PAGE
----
In a time — the 1980s and ’90s — when some artists re-embraced representational painting and others tackled thorny political topics, Moore did both, and with unusual flair. He belongs to a tradition that includes one-of-kind 20th-century eccentrics like Frida Kahlo, Florine Stettheimer and Pavel Tchelitchew, and also medieval manuscript illuminators and altarpiece painters.

An intellectually fervent, fiercely independent maverick, he revived and revised a panoply of outré realist styles to comment on pressing contemporary issues, especially the environment and AIDS. His achievement centers on always luminous, often panoramic but exquisitely rendered allegorical paintings that crib from, expand upon and subtly parody sources and styles ranging from the Hudson River School to Norman Rockwell, with American Social Realism and Surrealism in between, as well as commercial art, collage and illustration. Not by chance, the magic realist Peter Blume and the insinuating neo-Classicist Paul Cadmus were prominent among the artists Moore loved as a child.

Sustaining currents of humor, anger and generosity run through Moore’s work. The 35 paintings and related gouaches at the Grey are amazingly weird metaphorical mélanges — rich with seductive painterly touches — that don’t mince images. One of my favorites is “Bubble Bath,” a jade-toned aqueous expanse dominated by a torrent of books going down a toilet that is also a brain spotted with Kaposi’s sarcoma and festooned with black-and-white diagrams of men having sex.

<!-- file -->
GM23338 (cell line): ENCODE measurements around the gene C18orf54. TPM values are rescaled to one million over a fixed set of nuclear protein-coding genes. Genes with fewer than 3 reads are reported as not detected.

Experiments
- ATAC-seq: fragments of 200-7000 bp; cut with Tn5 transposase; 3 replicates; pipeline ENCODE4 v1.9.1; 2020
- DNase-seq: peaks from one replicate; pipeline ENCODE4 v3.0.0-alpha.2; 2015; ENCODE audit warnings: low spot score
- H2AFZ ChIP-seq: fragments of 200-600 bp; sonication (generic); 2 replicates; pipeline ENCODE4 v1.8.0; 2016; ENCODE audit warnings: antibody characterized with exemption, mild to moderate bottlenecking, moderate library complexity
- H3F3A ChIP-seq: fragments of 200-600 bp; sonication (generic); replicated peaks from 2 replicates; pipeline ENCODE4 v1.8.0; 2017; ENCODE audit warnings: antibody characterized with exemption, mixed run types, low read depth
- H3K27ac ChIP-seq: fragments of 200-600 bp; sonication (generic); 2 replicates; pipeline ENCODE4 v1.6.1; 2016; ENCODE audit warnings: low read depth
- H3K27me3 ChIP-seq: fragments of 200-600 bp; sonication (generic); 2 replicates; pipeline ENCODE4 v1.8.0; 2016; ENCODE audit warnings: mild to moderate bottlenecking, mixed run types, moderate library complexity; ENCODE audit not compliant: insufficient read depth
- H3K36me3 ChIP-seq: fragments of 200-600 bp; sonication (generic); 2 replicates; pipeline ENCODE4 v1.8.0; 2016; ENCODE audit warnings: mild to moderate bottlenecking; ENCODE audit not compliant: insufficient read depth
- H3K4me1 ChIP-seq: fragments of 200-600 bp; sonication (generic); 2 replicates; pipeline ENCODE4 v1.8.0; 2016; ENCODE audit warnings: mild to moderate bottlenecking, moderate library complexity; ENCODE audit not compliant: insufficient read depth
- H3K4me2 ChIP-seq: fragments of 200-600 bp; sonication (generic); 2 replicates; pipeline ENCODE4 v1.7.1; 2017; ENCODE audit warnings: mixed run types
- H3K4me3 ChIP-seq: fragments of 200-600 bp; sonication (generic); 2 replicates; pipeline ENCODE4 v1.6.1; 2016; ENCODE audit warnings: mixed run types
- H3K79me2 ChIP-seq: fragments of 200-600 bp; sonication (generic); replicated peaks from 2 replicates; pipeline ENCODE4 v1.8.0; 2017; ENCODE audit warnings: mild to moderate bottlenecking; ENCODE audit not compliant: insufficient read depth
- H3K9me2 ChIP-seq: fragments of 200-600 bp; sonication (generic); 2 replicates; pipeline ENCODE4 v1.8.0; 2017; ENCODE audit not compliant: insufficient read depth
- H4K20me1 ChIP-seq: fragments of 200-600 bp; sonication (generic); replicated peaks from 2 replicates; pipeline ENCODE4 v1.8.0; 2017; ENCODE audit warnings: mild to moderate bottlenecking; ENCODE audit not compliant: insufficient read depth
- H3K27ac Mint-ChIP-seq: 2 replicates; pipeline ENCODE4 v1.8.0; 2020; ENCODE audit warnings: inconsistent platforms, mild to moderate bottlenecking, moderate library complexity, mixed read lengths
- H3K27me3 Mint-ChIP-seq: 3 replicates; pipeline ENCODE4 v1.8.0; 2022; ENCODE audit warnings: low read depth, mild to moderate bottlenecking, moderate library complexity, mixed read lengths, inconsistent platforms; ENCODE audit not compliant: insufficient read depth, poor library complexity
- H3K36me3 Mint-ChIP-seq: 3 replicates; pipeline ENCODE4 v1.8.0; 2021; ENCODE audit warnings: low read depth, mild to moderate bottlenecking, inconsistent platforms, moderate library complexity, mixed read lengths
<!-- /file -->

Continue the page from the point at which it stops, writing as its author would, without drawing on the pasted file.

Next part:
It bristles with a mordant sense of reality and loss, as well as menacing bits of bacteria and fauna suggesting drain water, while framed in copper pipe with spigot handles. The work is emblematic of Moore’s desire to make the viewer look and look again, teasing out themes, jokes and morals while also enjoying shifts in scale, plays on form and translucent color.

Moore was born in New York, grew up on Long Island and spent childhood summers at his grandfather’s home in the Adirondacks, an experience he once said made him “a kind of activist naturalist.” As interested in science as in art, he trained in psychology and painting at Yale, graduated summa cum laude and Phi Beta Kappa in 1975, and arrived in New York with a skill set that prepared him to conduct detailed research and distill lots of facts into images.

He initially inclined toward abstract art. The Fales display, which presents additional gouaches, ephemera, film storyboards, sketches, letters and notebooks, includes studies of abstractions whose perpendicular bands of color are indebted to the early 1970s works of the New York painters Brice Marden and David Novros, except for Moore’s relatively real sense of glowing light. (There is also a wonderfully garish, altogether more characteristic ceramic fish, with plate, that Moore made at the age of 17.) Two years spent in Europe, mostly in Paris, reaffirmed his interest in representational art. “Getting out of New York got me free from the grip of Minimalism,” he later told an interviewer.

Read the rest at NYTIMES